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Vicky Chavez leaves sanctuary after 3 years in Salt Lake City church



SALT LAKE CITY — After spending over three years in sanctuary inside a Salt Lake City church, Vicky Chavez and her two children are now free to leave Thursday.

The fear of deportation has dissipated for Chavez now that she has been granted one year of stay on her immigration case.

“We have been waiting for this day for more than 39 months, and I’m here sharing with everybody that I’m free right now and I can’t believe it,” said Chavez in a news conference.

“I can’t believe it!”

Chavez and her two daughters fled from Honduras in 2014, where she said her daughter’s father abused her. In January of 2018, Chavez found sanctuary at the First Unitarian Church.

A classroom inside the church became the place Chavez and her two daughters would call home for the next 1,168 days — never losing hope.

Mayors Jenny Wilson and Erin Mendenhall spoke in front of a crowd of friends supporting Chavez and her journey, commenting on the light and hope Chavez brings to the Salt Lake community.

“This is a woman of great power and love, and tremendous influence on our community,” said Mendenhall, Mayor of Salt Lake City.

After a quick hug and with tears in her eyes, Salt Lake County Mayor Wilson talked about the changes she hopes Chavez’s story will ignite.

“What we need most in our county and our state and our world, is more compassion,” said Wilson.

Wilson called on Utah’s delegates in Congress to help make changes to the current U.S. immigration law.

Chavez’s attorney, Skyler Anderson, said the current asylum law is complicated and flawed.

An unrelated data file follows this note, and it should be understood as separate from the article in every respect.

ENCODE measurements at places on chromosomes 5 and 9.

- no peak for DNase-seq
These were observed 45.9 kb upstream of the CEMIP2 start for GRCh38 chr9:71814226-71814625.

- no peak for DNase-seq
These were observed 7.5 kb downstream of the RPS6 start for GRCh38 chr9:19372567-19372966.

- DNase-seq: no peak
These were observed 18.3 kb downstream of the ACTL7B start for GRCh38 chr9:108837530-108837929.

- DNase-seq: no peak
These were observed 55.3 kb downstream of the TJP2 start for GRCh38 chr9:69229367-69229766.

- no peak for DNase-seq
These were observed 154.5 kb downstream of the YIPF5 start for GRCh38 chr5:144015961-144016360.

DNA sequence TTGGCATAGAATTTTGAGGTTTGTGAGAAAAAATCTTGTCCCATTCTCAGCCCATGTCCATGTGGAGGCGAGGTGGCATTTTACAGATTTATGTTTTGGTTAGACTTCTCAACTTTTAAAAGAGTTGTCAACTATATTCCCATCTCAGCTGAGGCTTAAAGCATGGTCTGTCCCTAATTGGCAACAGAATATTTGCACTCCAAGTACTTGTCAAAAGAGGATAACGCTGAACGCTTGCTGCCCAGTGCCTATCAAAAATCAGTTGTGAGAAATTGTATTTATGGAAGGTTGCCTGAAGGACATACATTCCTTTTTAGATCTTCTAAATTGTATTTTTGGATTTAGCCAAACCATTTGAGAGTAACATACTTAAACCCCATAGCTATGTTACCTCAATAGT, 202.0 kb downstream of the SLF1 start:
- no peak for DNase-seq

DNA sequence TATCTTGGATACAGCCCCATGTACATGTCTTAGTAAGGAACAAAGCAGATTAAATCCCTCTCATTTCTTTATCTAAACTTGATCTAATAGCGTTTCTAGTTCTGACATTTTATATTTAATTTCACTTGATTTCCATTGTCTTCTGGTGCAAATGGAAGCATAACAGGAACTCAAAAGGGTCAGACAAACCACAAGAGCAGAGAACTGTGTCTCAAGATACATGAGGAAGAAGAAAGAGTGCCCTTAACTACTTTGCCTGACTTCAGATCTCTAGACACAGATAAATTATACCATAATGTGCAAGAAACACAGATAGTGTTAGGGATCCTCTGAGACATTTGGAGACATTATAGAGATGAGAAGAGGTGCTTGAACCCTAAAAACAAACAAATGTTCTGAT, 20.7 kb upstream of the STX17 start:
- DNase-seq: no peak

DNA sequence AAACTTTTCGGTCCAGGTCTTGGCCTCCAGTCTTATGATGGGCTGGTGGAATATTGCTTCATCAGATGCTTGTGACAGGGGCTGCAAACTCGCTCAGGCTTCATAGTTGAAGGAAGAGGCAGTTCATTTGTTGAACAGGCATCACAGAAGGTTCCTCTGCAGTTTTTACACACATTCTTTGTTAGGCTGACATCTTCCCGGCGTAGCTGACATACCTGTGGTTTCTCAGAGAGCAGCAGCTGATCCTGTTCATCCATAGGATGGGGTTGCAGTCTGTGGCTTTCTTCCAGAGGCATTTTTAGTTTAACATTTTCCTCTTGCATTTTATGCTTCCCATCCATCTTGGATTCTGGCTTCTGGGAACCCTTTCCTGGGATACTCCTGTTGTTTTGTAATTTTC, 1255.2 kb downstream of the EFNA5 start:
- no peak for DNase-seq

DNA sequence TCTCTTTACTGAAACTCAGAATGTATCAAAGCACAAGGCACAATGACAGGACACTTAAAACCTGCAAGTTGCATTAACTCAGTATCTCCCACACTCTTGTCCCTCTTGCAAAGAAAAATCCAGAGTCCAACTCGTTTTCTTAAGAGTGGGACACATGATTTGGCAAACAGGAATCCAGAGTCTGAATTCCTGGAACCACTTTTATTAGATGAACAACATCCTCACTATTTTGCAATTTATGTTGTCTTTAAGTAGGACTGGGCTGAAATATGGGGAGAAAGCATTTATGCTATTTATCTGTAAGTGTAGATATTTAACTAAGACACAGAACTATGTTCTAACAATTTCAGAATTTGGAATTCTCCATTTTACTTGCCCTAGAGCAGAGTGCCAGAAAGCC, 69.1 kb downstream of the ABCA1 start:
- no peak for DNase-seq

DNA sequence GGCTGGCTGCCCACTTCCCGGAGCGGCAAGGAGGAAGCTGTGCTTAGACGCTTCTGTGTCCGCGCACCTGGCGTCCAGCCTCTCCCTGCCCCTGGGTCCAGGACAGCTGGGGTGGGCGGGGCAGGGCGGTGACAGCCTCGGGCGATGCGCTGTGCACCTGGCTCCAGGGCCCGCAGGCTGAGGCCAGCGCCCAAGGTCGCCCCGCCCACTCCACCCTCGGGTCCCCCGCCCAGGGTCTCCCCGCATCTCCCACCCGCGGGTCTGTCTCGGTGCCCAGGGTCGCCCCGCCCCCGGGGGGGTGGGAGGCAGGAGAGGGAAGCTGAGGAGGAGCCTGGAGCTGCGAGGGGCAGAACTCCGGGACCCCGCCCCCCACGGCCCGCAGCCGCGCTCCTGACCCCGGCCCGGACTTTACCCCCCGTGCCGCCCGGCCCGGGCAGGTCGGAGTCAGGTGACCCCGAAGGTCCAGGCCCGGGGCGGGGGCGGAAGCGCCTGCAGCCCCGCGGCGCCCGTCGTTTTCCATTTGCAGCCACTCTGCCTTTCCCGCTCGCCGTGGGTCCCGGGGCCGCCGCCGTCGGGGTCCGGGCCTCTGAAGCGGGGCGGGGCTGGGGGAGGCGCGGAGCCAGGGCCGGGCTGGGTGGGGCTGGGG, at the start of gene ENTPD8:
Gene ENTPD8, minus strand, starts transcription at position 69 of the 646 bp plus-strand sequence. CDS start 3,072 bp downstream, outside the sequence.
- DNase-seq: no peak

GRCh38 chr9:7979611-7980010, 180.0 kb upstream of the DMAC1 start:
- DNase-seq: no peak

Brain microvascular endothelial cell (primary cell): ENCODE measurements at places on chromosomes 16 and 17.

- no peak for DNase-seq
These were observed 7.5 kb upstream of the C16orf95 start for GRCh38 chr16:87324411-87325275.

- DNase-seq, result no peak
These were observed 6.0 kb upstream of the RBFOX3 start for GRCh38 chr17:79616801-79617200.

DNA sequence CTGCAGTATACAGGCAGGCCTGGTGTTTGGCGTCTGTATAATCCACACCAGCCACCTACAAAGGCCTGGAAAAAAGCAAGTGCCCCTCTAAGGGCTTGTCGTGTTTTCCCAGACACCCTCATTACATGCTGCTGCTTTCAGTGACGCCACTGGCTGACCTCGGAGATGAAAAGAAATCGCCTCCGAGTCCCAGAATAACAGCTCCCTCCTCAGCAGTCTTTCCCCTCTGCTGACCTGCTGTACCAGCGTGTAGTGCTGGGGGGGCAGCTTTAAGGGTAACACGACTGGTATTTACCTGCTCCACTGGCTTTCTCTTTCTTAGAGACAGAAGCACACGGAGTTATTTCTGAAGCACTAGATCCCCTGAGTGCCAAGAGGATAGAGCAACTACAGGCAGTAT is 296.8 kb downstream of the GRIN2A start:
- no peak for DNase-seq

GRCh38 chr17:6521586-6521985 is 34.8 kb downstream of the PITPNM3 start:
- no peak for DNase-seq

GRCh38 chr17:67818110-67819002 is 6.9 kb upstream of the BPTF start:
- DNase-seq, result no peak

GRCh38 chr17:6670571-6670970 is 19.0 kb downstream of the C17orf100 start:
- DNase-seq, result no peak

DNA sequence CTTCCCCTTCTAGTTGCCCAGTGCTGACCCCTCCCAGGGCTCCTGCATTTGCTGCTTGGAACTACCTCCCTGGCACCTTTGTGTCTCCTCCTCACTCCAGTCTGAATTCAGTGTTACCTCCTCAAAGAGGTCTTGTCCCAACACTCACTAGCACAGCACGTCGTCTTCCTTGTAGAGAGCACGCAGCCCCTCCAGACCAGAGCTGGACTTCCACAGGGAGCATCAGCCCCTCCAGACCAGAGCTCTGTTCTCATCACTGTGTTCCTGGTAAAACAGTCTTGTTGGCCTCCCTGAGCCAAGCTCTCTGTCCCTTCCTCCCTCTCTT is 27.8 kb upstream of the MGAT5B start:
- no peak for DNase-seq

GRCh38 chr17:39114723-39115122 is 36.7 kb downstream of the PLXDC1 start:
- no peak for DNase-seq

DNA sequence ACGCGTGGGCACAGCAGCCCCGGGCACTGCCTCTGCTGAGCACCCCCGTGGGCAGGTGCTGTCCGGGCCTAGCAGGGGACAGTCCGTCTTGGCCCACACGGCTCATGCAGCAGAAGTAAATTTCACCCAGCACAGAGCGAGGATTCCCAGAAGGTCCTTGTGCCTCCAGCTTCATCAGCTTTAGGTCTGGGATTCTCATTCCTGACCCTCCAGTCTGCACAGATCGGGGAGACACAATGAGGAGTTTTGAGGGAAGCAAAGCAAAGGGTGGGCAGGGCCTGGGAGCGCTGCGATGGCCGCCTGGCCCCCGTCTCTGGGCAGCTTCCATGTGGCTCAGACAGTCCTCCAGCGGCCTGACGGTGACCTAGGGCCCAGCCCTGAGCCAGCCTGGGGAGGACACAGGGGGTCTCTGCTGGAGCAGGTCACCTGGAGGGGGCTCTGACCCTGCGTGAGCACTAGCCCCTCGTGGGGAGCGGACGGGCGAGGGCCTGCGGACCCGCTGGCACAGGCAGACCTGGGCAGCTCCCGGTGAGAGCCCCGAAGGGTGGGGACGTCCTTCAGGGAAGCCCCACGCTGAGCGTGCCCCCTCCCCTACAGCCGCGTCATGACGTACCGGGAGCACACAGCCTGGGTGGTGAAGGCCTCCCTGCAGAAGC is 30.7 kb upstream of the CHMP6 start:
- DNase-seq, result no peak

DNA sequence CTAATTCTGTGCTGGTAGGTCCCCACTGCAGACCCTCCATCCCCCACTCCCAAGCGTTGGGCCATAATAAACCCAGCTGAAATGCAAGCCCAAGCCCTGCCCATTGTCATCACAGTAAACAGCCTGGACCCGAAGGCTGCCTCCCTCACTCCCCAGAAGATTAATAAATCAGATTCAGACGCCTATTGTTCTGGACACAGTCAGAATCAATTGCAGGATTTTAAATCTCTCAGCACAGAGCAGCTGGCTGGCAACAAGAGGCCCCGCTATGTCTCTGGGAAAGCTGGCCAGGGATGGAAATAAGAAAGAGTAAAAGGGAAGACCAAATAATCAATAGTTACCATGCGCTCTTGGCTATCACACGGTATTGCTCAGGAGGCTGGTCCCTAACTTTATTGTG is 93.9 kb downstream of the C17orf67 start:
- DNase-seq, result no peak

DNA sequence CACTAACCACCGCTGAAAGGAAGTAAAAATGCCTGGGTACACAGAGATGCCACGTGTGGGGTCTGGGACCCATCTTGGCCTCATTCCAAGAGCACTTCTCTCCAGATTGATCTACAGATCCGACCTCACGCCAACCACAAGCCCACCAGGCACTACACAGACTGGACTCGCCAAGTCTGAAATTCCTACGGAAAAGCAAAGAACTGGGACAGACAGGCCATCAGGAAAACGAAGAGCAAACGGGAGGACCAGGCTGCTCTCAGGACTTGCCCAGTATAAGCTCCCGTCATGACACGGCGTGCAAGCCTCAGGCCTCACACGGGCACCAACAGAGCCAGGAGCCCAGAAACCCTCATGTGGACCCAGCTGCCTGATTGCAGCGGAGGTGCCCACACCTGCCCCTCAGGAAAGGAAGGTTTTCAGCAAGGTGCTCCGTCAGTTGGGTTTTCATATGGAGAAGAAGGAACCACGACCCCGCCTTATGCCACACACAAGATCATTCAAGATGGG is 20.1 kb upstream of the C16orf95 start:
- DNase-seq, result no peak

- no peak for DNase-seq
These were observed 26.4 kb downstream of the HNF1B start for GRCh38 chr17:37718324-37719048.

“This system is tearing things apart and creating far more problems than they are solving,” said Anderson.

To a round of applause from supporters, Chavez made the announcement that she will no longer need to stay inside property

“I came to these shores with an empty, aching broken heart, but with the hope and faith to continue with my family, and today I can say that I am full of love and happy to have arrived here,” said Chavez

“Now we can fly like a butterfly.”

Chavez said that she will spend her first free day with family. Her mother, sister and brothers live in Utah and Chavez says she will remain in the state.

“Today, I leave the room that I’ve called home.”

While she is cleared to leave the church, Chavez says she will now fight for others and hopes to be an inspiration those who face deportation like her.

“They never need to lose the hope, and we need to fight for them, too, because it’s not just my fight,” said Chavez.

In thanking those who have supported her since arriving at the church, Chavez had a special request.

“You can all take a vacation, rest and enjoy your family.”

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